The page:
Careers in Regulatory Affairs Webinar Recap
Post date: Mar 17, 2015 8:56:34 PM
by Nadia Jaber
The Graduate Career Association hosted Patrick Finigan on March 6th 2015 via Skype to talk about careers in regulatory affairs. Dr. Finigan is currently a Chemistry Manufacturing and Control Associate at Genzyme/Sanofi.
How did you transition out of academia?
Patrick earned his PhD from Cold Spring Harbor Laboratories in 2011. While working for his PhD, he realized that he wanted to explore beyond academia. He adopted the principle “chance favors the prepared mind”, and thus started participating in “extra-curricular” activities. He took the Fundamentals of Bioscience Industry Program at Stony Brook, where he was introduced to various aspects of the pharmaceutical industry. He also joined the Bioscience Enterprise Club at CSHL (the equivalent of the Graduate Career Association) and learned more about alternative careers. He was interested in regulatory affairs, so he organized two seminars on the topic. He attended events at the New York Academy of Sciences, and participated in numerous career development exercises.
After completing his PhD, Patrick worked as a postdoctoral fellow for a few months until he applied for a global regulatory affairs internship at Bayer Healthcare Pharmaceuticals, an international pharmaceutical company. He received the (paid) summer internship and got a formal introduction to the field of regulatory affairs. Patrick was able to extend his internship for 1.5 years, making a place for himself at Bayer. When there were no full time positions in RA available at Bayer, he sent his résumé to a friend at Genzyme, which helped him land his current job. He reminded us that personal contact is very powerful during the job search.
What is Regulatory Affairs?
The field of regulatory affairs (RA) deals with laws and regulations regarding pharmaceuticals and biotechnology. The Food and Drug Administration (FDA) turns laws into enforceable regulations, and gives companies guidance on how to follow these rules and regulations. The RA department of a company ensures that the research and development side of the company is following these FDA regulations. A regulatory affairs associate acts as a liaison between these two contingencies. A major goal of the regulatory affairs department is ensuring patient safety during drug development and clinical trials.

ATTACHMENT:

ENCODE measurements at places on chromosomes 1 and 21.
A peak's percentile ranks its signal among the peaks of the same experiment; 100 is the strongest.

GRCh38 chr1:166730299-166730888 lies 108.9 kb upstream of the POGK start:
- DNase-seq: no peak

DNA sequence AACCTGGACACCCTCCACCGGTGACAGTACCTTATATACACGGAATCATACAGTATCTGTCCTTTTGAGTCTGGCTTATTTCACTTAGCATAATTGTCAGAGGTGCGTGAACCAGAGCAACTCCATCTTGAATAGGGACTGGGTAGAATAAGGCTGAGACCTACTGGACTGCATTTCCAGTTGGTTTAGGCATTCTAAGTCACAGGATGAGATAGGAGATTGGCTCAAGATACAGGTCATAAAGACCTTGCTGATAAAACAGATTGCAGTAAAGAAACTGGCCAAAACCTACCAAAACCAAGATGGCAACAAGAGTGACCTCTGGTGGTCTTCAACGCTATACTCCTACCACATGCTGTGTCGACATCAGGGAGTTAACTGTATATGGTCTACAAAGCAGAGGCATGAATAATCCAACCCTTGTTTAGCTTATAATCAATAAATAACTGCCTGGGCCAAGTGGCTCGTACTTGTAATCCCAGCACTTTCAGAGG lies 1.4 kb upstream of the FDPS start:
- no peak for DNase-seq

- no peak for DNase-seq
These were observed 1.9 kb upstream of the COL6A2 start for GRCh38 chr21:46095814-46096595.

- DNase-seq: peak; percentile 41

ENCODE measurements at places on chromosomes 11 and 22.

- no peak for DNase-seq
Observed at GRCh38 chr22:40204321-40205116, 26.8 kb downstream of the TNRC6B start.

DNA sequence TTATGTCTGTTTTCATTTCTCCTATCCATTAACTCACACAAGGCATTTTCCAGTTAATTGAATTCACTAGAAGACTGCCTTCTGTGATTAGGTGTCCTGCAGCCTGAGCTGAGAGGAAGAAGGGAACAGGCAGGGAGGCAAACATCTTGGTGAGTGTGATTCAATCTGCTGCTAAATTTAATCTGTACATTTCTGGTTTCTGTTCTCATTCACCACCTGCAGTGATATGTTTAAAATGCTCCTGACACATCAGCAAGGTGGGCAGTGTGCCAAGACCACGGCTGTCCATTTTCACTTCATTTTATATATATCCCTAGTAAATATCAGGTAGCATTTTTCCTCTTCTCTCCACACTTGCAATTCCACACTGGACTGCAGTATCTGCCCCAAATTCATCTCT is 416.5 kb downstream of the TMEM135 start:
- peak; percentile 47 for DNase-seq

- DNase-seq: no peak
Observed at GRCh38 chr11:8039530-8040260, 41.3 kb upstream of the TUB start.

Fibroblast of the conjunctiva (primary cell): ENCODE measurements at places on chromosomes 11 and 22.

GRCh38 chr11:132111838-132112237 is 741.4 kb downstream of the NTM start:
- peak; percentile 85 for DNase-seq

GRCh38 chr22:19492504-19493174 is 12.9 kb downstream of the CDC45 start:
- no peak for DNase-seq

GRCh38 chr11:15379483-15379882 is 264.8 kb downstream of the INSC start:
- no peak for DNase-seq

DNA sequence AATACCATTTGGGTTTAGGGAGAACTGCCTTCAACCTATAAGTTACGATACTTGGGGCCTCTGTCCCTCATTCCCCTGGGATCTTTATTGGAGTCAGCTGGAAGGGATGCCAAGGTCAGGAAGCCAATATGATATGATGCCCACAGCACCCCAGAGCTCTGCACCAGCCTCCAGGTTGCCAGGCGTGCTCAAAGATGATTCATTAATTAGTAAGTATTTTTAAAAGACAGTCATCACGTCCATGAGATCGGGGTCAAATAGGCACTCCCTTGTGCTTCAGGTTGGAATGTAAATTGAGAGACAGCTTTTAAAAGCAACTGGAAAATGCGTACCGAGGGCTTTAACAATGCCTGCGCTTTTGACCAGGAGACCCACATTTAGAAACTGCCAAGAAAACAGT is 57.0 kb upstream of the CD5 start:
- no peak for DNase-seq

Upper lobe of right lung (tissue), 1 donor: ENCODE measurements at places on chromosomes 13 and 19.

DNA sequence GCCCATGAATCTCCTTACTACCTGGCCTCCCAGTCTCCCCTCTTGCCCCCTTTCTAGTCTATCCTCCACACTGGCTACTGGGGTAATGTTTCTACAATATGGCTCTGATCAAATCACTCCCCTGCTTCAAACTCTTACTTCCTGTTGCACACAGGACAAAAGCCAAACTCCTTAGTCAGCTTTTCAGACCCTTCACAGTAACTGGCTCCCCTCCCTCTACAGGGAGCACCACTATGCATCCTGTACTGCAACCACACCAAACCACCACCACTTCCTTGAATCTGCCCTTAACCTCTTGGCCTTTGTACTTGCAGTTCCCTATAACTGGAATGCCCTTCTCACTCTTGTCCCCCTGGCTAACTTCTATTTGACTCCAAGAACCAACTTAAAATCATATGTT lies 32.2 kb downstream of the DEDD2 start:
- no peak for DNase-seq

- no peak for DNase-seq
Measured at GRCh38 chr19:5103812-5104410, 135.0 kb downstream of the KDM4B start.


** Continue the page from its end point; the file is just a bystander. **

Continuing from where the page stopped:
Regulatory affairs actually encompasses a subset of specialties. For example, clinical RA deals with filing applications for clinical trials run by the company. International RA ensures that a product made in the US follows regulations in other countries. Patrick works on the chemical, manufacturing and control (CMC) side of RA, which ensures the quality of manufactured products. This involves regulating the strength, identity, purity, and potency of the product.
What does a CMC associate do?
In order to get FDA approval of a product, the company has to describe its strength, identity, purity, potency and quality. If the company wants to scale-up production of the product, it still needs to demonstrate these five characteristics. As a CMC associate, Patrick helps the researchers develop protocols to measure these characteristics. He also helps them troubleshoot when unexpected issues in experiments arise. Patrick’s experience in molecular biology research is particularly crucial for his success in these aspects of the job.
What is the lifestyle of a CMC associate like?
The starting salary for an RA associate is around $70,000, and working hours are typical (9am-5pm). As you move up, both the salary and time commitment increase. The entry level position in RA at Genzyme is called an “associate”, but titles can change at different companies.
What can students do now to prepare for a career in RA?
Patrick’s number one answer for this is: GET OUT OF THE LAB! Gain new experiences, skills and contacts by participating in different opportunities nearby. He advised us, “If you want a non-academic job, the worst thing you can do is have a great academic CV.” Think about different ways you can show that you are more than an academic.
One of the simplest things you can do is reach out to professionals in the field and ask for an informational interview or to shadow him/her for a day. You can also volunteer and look for internships at Bayer and elsewhere. Getting industry experience will be very important for breaking into the field. Also consider taking a business course or applying for the Fundamentals of Bioscience Industry Program on campus.
Although certifications for regulatory affairs exist, Patrick suggests saving money by simply reading the regulations (300 and 600) to become familiar with them. He believes that companies care more about hands-on experience than these certifications.
Since RA involves a lot of group work, communication and persuasion are two important skills to possess. Think about ways you can enhance and demonstrate these skills to a potential employer.
Can international students go into RA?
Many of the biotech and pharmaceutical companies with RA divisions are international. Thus, an international student could work overseas in the same position. In addition, some companies will sponsor non-citizens.
Where are RA jobs geographically located?
The main hubs for RA are located in New York, New Jersey, Boston, and the San Francisco Bay area. There are also smaller divisions in North Carolina, Seattle and San Diego. Abroad, RA jobs can be found in Europe and China.